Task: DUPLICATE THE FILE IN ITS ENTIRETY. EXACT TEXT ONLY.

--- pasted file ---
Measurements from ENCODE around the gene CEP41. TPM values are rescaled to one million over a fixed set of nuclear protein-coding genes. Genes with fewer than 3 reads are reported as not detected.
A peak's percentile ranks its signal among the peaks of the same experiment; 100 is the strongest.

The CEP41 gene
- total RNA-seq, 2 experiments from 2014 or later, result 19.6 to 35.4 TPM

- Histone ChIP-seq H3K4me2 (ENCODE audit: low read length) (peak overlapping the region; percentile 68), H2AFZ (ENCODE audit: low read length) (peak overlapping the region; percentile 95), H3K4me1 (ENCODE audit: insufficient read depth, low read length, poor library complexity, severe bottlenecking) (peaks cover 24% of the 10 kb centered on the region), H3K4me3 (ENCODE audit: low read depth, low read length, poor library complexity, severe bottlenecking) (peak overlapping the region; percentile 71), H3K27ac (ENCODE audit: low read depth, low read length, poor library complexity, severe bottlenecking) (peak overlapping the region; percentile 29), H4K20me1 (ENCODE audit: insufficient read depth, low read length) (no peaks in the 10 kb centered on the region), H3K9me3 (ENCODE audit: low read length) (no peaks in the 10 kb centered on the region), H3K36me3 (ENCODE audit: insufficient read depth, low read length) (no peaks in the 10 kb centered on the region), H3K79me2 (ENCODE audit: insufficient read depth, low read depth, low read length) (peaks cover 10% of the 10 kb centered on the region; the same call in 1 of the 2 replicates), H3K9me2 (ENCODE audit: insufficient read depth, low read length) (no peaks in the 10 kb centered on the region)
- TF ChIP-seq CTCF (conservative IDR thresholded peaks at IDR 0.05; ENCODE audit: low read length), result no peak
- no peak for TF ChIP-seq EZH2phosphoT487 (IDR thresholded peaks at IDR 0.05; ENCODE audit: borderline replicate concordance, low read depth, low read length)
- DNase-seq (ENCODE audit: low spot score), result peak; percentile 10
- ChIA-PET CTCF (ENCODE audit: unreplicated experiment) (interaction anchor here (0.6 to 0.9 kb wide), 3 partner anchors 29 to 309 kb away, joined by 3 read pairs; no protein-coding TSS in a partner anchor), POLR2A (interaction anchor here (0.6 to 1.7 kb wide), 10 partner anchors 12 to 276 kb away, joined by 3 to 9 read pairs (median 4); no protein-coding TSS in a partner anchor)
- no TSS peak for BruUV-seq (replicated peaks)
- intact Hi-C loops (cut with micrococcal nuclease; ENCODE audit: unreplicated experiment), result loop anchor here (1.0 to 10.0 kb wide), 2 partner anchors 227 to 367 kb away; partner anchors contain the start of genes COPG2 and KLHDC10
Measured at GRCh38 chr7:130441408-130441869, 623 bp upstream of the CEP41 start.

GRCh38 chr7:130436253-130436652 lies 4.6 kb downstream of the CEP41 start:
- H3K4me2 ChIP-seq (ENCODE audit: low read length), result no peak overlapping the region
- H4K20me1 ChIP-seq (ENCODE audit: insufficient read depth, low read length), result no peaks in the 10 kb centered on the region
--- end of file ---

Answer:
Measurements from ENCODE around the gene CEP41. TPM values are rescaled to one million over a fixed set of nuclear protein-coding genes. Genes with fewer than 3 reads are reported as not detected.
A peak's percentile ranks its signal among the peaks of the same experiment; 100 is the strongest.

The CEP41 gene
- total RNA-seq, 2 experiments from 2014 or later, result 19.6 to 35.4 TPM

- Histone ChIP-seq H3K4me2 (ENCODE audit: low read length) (peak overlapping the region; percentile 68), H2AFZ (ENCODE audit: low read length) (peak overlapping the region; percentile 95), H3K4me1 (ENCODE audit: insufficient read depth, low read length, poor library complexity, severe bottlenecking) (peaks cover 24% of the 10 kb centered on the region), H3K4me3 (ENCODE audit: low read depth, low read length, poor library complexity, severe bottlenecking) (peak overlapping the region; percentile 71), H3K27ac (ENCODE audit: low read depth, low read length, poor library complexity, severe bottlenecking) (peak overlapping the region; percentile 29), H4K20me1 (ENCODE audit: insufficient read depth, low read length) (no peaks in the 10 kb centered on the region), H3K9me3 (ENCODE audit: low read length) (no peaks in the 10 kb centered on the region), H3K36me3 (ENCODE audit: insufficient read depth, low read length) (no peaks in the 10 kb centered on the region), H3K79me2 (ENCODE audit: insufficient read depth, low read depth, low read length) (peaks cover 10% of the 10 kb centered on the region; the same call in 1 of the 2 replicates), H3K9me2 (ENCODE audit: insufficient read depth, low read length) (no peaks in the 10 kb centered on the region)
- TF ChIP-seq CTCF (conservative IDR thresholded peaks at IDR 0.05; ENCODE audit: low read length), result no peak
- no peak for TF ChIP-seq EZH2phosphoT487 (IDR thresholded peaks at IDR 0.05; ENCODE audit: borderline replicate concordance, low read depth, low read length)
- DNase-seq (ENCODE audit: low spot score), result peak; percentile 10
- ChIA-PET CTCF (ENCODE audit: unreplicated experiment) (interaction anchor here (0.6 to 0.9 kb wide), 3 partner anchors 29 to 309 kb away, joined by 3 read pairs; no protein-coding TSS in a partner anchor), POLR2A (interaction anchor here (0.6 to 1.7 kb wide), 10 partner anchors 12 to 276 kb away, joined by 3 to 9 read pairs (median 4); no protein-coding TSS in a partner anchor)
- no TSS peak for BruUV-seq (replicated peaks)
- intact Hi-C loops (cut with micrococcal nuclease; ENCODE audit: unreplicated experiment), result loop anchor here (1.0 to 10.0 kb wide), 2 partner anchors 227 to 367 kb away; partner anchors contain the start of genes COPG2 and KLHDC10
Measured at GRCh38 chr7:130441408-130441869, 623 bp upstream of the CEP41 start.

GRCh38 chr7:130436253-130436652 lies 4.6 kb downstream of the CEP41 start:
- H3K4me2 ChIP-seq (ENCODE audit: low read length), result no peak overlapping the region
- H4K20me1 ChIP-seq (ENCODE audit: insufficient read depth, low read length), result no peaks in the 10 kb centered on the region